At Spinnaker, when it comes down to it, we’re all about making a human connection through telling stories. Naturally then, when asking around the office about everyone’s favourite books for this post, it wasn’t hard to get people talking.
It just shows the impact a good story has on you. Thinking about your favourite book(s) reawakens the unique feeling reading that great story evoked in you at the time, which may well have been dormant for a while. That is what’s so wonderful about finding a really good book – it’s often an emotional rollercoaster at the time, but it’s one that can be revisited over and over again.
So go ahead and check out a handful of our favourite books that have stuck with us and still make us tick…
Richard Coggin, Creative Director ‘Ready Player One’ by Ernest Cline
‘One’ of my most recent reads is titled ‘Ready Player One’ by Ernest Cline. This science fiction novel is set in a dystopian future in which a teenager (Wade ) spends his time in a virtual utopia called Oasis. The creator of Oasis dies and sets a series of puzzles within the virtual world for the community to solve based on retro games, films and general themes from the 70’s onwards. If solved, the prize is a massive fortune and global fame. I love this book because it takes me back to when I was a kid even though it is set in the future. Ernest Cline was born in 1972 which makes him a year younger than me. I think it’s because we were born around the same time that I feel a really strong connection to the narrative. He has drawn from his own childhood gaming and film experiences which I experienced at exactly the same time.
Karen Wilks, Financial Controller:Tess of the D’Urbervilles by Thomas Hardy
I have often struggled with the classics, finding it difficult to read dated prose with any kind of easy flow. However, fairly bizarrely, it was whilst reading 50 Shades (in noway a sophisticated piece of writing!) that I was inspired to have a go at Tessof the D’Urbervilles by Thomas Hardy. What a treat I was in for! The story rattled along at a great pace, with twists and turns that had meriveted and empathising with characters that were so well drawn by the words. I enjoyed the setting, the way the players were a cross section of society and the insight it gave me into the thoughts and attitudes of the time. Although I wouldn’t be so bold as to say it’s my favourite book of all time, it was indeed a poignant turning point, encouraging me to engage more with a different genre, that I had previously resisted. So, thanks EL James!
Ed Syson, Account Executive Any Human Heart – William Boyd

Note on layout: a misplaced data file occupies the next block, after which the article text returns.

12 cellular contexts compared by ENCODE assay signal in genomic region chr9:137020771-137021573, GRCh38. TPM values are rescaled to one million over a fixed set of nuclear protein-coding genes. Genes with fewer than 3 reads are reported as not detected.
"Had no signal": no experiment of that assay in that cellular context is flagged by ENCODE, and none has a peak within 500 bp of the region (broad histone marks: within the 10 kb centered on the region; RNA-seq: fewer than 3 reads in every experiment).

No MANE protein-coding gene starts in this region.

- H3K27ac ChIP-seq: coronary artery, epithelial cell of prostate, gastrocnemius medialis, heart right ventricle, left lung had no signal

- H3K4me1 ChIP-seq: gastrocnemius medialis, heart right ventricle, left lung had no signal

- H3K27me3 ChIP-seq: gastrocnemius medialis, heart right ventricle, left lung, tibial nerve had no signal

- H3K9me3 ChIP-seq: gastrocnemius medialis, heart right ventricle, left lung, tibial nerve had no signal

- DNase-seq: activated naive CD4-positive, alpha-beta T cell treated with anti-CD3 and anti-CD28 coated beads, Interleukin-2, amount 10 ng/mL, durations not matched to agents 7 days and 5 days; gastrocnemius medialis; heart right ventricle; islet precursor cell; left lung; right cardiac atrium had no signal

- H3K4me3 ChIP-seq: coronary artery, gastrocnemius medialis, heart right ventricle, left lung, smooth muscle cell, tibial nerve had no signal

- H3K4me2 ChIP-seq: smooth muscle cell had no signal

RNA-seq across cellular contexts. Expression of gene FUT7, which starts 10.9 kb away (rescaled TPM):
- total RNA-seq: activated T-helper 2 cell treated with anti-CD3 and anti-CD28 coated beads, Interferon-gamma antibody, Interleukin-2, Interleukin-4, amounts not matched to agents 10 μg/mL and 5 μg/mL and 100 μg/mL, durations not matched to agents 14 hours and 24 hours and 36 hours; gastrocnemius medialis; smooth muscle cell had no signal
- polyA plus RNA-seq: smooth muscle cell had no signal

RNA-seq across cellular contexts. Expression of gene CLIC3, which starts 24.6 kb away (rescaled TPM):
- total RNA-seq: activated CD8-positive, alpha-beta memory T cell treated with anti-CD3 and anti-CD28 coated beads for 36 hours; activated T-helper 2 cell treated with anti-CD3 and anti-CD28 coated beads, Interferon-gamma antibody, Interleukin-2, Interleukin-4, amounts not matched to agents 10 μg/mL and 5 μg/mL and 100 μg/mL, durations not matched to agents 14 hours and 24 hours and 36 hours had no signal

This is without a doubt my favourite book. The protagonist is a fictional anti-hero called Logan Mountstuart, and story is written from his perspective in a journal type format from the 1906 to 1991. Whilst fictional, it hangs on the periphery of significant real life events as the reader journeys through the character’s extraordinary ups and downs. A seriously emotive & gripping book that genuinely gives the reader a sense of perspective about their own life.
Sorcha Pierce, Social Media Manager: The Catcher in the Rye, JD Salinger.
Even though it is an total hipster cliché, my favourite book is The Catcher in the Rye. Best read when you are an angsty teen, or at any other subsequent time you feel like you want to run away from adult life, Holden Caulfield will always make you feel better about it. Or at least nostalgic for when this was your main concern in life.
Robert Goldsmith, Managing Partner: Bird Song, by Sebastian Faulks
Sobering horror from WW1 trenches coupled with a love story. Beautifully told contrasting the futility of war with the hope of love.
Robert Goldsmith, Managing Partner Goalkeepers are different by Brian Glanville
The story of a young boy who dreams of becoming a professional footballer. He finally makes it as a goalkeeper with Borough United (fictional team). Great story of striving to achieve your ambitions. My favourite book when I was 8 or 9 but, just like my fondness for curly wurlies, it is still right up there.
Muireann O’Keeffe, Account Executive: ‘Maus’ by Art Spiegelman Spiegelman.
I ‘read’ it when I was about 18, I say ‘read’ because it’s a graphic novel (I realise I’m opening myself up to a world of dumb blonde jokes) BUT before you judge have a ‘read’ of ‘Maus’ by Art Spiegelman, my favourite ‘book’!
It depicts the story of Spiegelman interviewing his dad, a Polish Jew and holocaust survivor. It’s the first graphic novel to win the Pulitzer Prize, AND it’s basically just a load of pictures so you can get through it in about an hour and get back to what we all know and love T.V!
…..Let me know when it’s World T.V Day.
Nina Kang, Senior Account Director : Rebecca by Daphne Du Maurier.
This is the kind of book, that’s hard to put down no matter what the weather. A sinister plot where a self-conscious bride is tormented by the memory of her husband’s dead first wife.
You’ll certainly feel like you can take anything in your stride, after reading this.
Stephen Murphy, Social Media Lead: Run With the Wind by Tom McCaughren.
Has to be ‘Run with the Wind’ by Tom McCaughren. Basically the story follows the life of a fugitive as he fights a world full of cruelty, hypocrisy and betrayal. The fight for survival has never been more palpable and even more so when it’s through the eyes of a fox!
Alice Zahra, Account Director: The Time Traveller’s Wife, Audrey Niffenegger.
I love a book that makes me cry. Don’t ask me why I just do! So after my sister told me she had to crack open a bottle of wine as Dutch courage to finish The Time Travellers Wife I knew it would be a book for me. it’s beautifully written, poignant and incredibly moving (as I found out on a long train journey, much to the distress of the man sitting opposite me!). It’s heart breaking and gripping and best read alone with a glass or two of wine… not on the train!